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New journalism master’s program highlighted with open house, conference

October 17, 2008 By Dennis Chaptman

A retooled professional-track master’s program in journalism that sharpens story-telling skills across a number of media platforms and provides tailored in-depth training in specialty reporting areas will be marked with an open house and mini-conference on Friday, Nov. 7.

The event — which is free and open to prospective students and the public — will be held at the Nafziger Conference Room on the fifth floor of Vilas Hall, 821 University Ave., from 8:15 a.m. until 1 p.m. The mini-conference will focus on journalism and democracy and will feature a keynote speech by John Nichols, associate editor of The Capital Times.

The event is also expected to feature politicians and other journalists from outlets including the Wisconsin State Journal, the Milwaukee Journal Sentinel, and La-Comunidad, as well as experts in political communication from the School of Journalism and Mass Communication. The panels will deliberate about the state of the media in Wisconsin on the heels of the election.

The first in what is hoped to be an annual event, the day’s events will introduce the community to the newly restructured degree program.

“Our new professional-track master’s program provides a mix of skills classes, broad discussion about the challenges and practice of journalism and the individualized instruction in key specialty areas that journalists need to excel in the 21st century,” say James Baughman, director of the School of Journalism and Mass Communication.

The school awarded its first master’s degree in 1916, and today it graduates about 15 students a year in both professional and research thesis tracks. Graduates have gone on to assume careers in a wide range of communications fields and in news organizations such as The New York Times, CNN, the Associated Press and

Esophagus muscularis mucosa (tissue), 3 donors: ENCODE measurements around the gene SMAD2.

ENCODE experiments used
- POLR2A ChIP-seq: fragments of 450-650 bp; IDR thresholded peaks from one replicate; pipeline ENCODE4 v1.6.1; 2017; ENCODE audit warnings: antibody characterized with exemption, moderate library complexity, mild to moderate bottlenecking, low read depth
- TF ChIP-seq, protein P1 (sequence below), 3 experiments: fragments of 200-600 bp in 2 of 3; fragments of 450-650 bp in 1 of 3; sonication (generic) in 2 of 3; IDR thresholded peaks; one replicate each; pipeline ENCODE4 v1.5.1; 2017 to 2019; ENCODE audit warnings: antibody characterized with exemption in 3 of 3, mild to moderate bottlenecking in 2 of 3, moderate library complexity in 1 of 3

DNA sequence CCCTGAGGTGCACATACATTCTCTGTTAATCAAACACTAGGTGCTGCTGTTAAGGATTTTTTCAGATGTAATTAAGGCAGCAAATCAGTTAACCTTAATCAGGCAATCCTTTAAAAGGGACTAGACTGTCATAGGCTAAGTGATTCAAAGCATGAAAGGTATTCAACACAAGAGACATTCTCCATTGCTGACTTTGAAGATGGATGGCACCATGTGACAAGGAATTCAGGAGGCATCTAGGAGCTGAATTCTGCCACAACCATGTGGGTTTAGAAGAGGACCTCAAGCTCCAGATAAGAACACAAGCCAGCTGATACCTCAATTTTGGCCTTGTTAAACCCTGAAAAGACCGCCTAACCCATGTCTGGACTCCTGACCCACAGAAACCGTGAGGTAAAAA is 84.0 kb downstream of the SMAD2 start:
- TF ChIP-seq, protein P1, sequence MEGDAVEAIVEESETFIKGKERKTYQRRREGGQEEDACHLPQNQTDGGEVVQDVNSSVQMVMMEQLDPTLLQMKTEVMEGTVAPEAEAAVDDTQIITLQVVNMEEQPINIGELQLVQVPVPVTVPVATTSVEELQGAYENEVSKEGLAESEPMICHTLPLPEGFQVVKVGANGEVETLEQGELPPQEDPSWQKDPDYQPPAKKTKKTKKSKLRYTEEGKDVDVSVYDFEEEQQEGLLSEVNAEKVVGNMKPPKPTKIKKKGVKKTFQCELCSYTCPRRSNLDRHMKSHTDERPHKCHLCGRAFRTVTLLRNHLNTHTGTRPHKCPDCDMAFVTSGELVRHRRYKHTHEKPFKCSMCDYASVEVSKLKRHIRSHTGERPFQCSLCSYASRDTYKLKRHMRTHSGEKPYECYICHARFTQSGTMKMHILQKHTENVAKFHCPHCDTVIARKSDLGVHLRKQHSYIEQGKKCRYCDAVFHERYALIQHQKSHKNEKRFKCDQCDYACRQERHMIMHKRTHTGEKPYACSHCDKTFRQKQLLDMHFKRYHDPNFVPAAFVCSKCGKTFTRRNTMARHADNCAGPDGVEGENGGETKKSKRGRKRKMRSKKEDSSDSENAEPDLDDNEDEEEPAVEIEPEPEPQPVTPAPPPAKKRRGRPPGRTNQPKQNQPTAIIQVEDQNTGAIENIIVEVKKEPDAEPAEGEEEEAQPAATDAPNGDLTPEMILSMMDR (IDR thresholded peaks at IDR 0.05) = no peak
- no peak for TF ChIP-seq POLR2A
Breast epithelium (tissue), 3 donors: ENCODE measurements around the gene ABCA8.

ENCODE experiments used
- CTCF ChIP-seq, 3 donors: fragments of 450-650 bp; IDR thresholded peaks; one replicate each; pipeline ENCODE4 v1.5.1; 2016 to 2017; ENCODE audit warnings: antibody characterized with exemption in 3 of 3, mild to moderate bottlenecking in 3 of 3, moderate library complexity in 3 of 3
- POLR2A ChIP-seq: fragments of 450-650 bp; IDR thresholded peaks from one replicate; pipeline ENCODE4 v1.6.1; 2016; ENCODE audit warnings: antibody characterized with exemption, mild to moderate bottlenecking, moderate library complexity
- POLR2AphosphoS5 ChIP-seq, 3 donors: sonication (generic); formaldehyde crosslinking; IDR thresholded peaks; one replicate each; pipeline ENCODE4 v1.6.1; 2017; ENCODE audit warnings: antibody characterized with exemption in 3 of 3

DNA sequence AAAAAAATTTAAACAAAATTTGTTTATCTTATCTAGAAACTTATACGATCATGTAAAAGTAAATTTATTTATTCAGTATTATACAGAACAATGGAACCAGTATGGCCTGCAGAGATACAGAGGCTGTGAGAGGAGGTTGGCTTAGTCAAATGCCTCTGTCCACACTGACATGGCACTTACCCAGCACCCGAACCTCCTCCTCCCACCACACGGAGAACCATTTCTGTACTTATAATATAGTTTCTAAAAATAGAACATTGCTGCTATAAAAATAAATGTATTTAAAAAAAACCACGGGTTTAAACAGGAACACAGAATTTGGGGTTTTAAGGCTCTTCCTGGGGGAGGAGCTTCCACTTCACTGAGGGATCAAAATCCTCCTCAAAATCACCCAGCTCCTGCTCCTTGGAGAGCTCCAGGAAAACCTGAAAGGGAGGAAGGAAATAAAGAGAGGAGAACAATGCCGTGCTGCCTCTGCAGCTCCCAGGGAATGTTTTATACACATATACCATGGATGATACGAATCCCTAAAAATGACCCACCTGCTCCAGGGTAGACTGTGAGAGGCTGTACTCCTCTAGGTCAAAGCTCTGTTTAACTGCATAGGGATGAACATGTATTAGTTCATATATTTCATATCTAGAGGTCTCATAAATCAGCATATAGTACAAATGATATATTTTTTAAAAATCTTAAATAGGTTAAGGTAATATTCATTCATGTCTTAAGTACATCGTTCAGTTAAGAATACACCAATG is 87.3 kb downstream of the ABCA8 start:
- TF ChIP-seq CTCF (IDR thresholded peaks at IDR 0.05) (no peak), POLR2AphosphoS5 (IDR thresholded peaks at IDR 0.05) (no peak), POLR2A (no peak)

The new program requires students to choose, under the guidance of an advisor, a specialty area of study, such as science, health and technology reporting, political and civic journalism, international reporting, or another area of their own choice.

Journalism professors Susan Robinson and Deb Blum led the effort to formulate the new program during the past two years. Robinson says that it will require all students to take courses in long- and short-form journalism and a new class called Integrated Media Storytelling.

The class delves into the concepts and practice of storytelling across a number of media platforms. It will deal with Web-based journalism, civic journalism, and examine audience use of various media and the effectiveness of different avenues for telling stories.

Robinson says the struggles of the news industry in today’s economy — and the changes imposed technology and the changing expectations of consumers — make the professional-track master’s program more useful than ever.

“While it’s true that newspapers are facing major challenges, we still need skilled, responsible journalism. It’s one of the foundations of democracy,” she says. “The question is: How do we do journalism in this environment? Our program helps provide the tools to answer that question.”

The program, Robinson says, is well suited for people with undergraduate degrees in non-journalism areas seeking journalistic skills in an area of interest or a specialty field, as well as journalists looking to enhance and expand their skills.

As part of the program, students develop a portfolio of work including at least five professional-grade clips or projects from classes, independent projects and freelance work for presentation on the job market.

For more information about the program, contact Robinson at (608) 263-3397 or